Book Review: Zealot: The Life and Times of Jesus of Nazareth by Reza Aslan

Reza Aslan is from a moderate Islamic family who fled Iran after the overthrow of the Shaw. He converted to Christianity at the age of fifteen. Is he still a Christian? He says “The bedrock of evangelical Christianity, at least as it was taught to me, is the unconditional belief that every word of the Bible is God-breathed and true, literal and inerrant. The sudden realization that this belief is patently and irrefutably false, that the Bible is replete with the most blatant and obvious errors and contradictions-just as one would expect from a document written by hundreds of hands across thousands of years-left me confused and spiritually unmoored.” He also says: “You can be a follower of Jesus Christ without being a Christian, and you can be a Christian without being a follower of Jesus Christ.” I think that this statement may have some bearing on the purpose of this book.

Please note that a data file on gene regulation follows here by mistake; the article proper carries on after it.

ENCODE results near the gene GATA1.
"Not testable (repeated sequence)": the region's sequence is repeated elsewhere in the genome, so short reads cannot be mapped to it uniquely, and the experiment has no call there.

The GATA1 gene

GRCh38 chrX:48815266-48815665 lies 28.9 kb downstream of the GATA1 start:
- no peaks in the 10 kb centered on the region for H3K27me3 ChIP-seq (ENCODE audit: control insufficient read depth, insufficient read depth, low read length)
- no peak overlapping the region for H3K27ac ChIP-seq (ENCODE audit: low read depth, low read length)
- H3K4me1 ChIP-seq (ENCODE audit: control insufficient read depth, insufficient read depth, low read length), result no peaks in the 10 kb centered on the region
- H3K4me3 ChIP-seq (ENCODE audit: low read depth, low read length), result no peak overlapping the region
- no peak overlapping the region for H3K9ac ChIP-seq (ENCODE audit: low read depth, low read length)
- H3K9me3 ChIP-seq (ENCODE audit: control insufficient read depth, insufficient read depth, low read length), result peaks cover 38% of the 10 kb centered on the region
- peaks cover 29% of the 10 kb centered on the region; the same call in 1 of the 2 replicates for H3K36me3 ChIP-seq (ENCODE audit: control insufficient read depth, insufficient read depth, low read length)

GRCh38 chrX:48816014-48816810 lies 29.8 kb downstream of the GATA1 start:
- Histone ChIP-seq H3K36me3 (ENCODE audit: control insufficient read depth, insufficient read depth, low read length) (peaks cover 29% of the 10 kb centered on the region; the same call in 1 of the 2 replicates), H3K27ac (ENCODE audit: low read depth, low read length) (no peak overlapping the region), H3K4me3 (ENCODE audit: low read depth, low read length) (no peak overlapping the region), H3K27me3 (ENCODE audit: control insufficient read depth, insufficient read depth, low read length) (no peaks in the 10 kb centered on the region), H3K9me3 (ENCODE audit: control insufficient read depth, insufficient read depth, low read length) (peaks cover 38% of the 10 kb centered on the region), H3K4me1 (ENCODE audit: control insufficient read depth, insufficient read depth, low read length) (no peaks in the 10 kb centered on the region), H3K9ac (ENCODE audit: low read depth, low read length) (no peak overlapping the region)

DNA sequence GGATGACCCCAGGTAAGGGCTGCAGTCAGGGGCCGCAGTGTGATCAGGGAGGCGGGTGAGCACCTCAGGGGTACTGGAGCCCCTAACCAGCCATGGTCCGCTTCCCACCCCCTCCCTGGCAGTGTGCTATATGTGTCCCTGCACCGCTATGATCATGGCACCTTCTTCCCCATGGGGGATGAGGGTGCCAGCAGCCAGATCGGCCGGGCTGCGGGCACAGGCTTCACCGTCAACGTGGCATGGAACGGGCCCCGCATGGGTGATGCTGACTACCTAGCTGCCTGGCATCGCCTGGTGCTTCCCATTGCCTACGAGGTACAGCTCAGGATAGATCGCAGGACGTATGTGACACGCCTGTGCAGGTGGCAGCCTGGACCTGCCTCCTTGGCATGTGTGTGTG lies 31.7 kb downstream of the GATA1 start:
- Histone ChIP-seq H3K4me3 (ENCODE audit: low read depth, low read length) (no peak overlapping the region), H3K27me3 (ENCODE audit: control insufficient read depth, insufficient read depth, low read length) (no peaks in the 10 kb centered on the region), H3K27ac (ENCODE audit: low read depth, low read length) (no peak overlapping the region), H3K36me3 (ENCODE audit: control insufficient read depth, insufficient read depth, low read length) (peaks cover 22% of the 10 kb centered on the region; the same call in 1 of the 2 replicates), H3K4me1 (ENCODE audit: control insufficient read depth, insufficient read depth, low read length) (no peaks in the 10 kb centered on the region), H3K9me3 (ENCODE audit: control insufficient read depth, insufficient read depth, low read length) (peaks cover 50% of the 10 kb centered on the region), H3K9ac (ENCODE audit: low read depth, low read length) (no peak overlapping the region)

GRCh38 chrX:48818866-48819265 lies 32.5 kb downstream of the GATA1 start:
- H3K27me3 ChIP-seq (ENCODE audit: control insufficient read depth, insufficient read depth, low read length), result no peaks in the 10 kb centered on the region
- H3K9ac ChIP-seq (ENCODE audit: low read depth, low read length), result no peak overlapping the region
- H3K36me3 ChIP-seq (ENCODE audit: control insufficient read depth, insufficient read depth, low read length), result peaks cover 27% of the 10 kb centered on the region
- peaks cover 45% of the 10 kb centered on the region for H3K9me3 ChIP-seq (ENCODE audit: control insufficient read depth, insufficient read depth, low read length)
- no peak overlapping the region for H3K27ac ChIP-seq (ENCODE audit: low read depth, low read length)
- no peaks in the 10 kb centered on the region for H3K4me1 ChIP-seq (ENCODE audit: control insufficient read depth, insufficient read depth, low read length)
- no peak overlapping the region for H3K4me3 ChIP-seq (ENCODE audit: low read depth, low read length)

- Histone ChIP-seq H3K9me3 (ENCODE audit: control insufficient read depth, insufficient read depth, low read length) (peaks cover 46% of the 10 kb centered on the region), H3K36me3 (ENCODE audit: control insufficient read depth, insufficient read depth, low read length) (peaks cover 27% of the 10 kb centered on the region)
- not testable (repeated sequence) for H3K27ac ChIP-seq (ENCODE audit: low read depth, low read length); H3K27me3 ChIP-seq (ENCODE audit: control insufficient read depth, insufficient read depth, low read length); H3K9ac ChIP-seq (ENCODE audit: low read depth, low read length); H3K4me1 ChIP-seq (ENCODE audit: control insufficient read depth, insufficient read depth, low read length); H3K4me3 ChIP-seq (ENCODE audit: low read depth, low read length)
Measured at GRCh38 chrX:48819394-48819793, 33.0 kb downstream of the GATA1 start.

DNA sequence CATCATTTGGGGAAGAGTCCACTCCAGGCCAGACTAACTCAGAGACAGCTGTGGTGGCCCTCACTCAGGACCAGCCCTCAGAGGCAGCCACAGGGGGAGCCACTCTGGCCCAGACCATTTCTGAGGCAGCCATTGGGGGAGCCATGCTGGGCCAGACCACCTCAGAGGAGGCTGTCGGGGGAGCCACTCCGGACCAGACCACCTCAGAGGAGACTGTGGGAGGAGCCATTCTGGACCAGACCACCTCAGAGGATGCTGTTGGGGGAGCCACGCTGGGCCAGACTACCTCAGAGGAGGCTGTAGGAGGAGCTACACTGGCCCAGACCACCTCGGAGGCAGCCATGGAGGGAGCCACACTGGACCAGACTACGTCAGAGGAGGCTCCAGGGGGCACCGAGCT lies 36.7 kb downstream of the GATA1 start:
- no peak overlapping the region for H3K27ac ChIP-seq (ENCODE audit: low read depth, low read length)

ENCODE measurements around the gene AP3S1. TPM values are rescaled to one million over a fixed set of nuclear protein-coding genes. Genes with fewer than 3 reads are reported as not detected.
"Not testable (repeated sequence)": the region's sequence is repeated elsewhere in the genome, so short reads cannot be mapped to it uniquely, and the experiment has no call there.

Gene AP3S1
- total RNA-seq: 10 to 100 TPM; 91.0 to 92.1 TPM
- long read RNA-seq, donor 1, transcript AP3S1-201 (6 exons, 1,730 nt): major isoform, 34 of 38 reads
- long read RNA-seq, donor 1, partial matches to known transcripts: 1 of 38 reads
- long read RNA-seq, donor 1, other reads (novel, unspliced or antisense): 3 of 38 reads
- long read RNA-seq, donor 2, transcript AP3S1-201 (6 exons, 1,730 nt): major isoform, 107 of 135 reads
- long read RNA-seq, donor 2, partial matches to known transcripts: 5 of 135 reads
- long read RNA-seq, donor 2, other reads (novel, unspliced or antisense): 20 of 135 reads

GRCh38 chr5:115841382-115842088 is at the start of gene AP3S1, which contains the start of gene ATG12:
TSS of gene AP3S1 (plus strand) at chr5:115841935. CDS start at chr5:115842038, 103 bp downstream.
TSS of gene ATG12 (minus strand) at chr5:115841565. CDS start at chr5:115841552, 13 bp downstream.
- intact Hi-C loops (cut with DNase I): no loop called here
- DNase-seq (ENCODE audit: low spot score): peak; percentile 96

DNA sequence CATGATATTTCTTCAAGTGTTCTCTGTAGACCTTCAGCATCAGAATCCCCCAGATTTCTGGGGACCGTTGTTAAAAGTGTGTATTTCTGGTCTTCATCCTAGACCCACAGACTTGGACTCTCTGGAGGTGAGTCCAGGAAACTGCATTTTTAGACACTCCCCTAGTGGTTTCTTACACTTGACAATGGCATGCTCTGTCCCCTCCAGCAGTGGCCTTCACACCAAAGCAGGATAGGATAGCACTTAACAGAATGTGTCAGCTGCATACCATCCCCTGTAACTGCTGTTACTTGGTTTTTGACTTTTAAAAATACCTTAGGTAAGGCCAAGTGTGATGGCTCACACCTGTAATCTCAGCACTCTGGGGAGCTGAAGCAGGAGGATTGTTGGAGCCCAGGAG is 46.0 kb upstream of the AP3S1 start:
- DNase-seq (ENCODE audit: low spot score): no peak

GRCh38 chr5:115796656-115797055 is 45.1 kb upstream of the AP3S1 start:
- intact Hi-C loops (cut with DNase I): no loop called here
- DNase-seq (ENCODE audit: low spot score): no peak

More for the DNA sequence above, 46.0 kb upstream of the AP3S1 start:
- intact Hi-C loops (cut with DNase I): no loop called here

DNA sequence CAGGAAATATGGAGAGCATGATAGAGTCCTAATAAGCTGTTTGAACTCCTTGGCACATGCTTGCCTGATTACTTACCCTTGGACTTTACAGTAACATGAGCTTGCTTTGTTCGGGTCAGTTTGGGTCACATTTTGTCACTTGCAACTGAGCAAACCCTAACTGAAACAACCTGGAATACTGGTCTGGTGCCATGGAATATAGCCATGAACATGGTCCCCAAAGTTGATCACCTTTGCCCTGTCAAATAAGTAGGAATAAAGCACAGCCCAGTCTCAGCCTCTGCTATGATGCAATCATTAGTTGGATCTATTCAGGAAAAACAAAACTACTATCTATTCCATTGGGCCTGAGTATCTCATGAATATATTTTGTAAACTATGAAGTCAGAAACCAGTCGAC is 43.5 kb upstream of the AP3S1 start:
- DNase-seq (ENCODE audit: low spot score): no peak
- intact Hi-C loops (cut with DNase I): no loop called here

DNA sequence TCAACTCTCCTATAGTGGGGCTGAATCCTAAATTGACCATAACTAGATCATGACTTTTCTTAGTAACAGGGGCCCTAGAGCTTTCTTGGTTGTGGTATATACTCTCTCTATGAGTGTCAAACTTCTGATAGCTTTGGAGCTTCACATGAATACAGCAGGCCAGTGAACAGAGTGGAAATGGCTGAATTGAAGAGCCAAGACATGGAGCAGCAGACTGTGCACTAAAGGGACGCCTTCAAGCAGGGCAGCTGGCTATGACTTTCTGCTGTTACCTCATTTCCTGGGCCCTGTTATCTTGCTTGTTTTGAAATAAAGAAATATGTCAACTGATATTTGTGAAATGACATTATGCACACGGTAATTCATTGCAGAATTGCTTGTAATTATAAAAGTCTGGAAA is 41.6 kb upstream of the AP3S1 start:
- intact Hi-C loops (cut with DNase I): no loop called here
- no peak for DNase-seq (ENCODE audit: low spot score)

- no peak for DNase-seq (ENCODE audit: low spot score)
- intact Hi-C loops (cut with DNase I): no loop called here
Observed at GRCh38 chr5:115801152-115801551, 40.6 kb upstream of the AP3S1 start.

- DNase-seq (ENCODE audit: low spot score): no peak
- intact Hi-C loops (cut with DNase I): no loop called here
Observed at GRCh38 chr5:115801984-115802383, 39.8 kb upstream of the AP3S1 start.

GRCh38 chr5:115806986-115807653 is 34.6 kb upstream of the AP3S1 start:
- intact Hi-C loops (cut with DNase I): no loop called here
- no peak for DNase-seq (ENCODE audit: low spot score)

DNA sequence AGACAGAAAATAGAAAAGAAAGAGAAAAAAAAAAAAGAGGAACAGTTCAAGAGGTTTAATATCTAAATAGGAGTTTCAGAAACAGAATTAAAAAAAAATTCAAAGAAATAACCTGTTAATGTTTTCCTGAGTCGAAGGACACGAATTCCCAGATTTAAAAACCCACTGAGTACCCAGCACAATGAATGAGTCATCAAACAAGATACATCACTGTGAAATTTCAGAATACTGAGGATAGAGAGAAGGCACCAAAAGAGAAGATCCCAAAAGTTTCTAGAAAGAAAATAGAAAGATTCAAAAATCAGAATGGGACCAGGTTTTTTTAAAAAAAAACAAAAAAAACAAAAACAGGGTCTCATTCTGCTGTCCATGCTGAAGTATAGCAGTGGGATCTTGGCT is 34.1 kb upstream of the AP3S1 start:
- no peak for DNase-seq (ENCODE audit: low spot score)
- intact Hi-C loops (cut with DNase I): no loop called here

In Zealot, Aslan seeks to discover the “historical Jesus,” the man himself, leader of a social and religious movement and martyred revolutionary. Unfortunately, hard facts about Jesus are hard to come by, and, according to Aslan, much of what is written in the gospels was fabricated to suit the purposes of the writer.
There is, for example, the notion that Pontius Pilate was a well-meaning bureaucrat who felt that Jesus was innocent and condemned him only with the greatest reluctance, yielding to pressure from the Jewish established religious interests. According to Aslan: “That is pure fiction. What Pilate was best known for was his extreme depravity, his total disregard for Jewish law and tradition, and his barely concealed aversion to the Jewish nation as a whole. During his tenure in Jerusalem he so eagerly, and without trial, sent thousands upon thousands of Jews to the cross that the people of Jerusalem felt obliged to lodge a formal complaint with the Roman emperor.”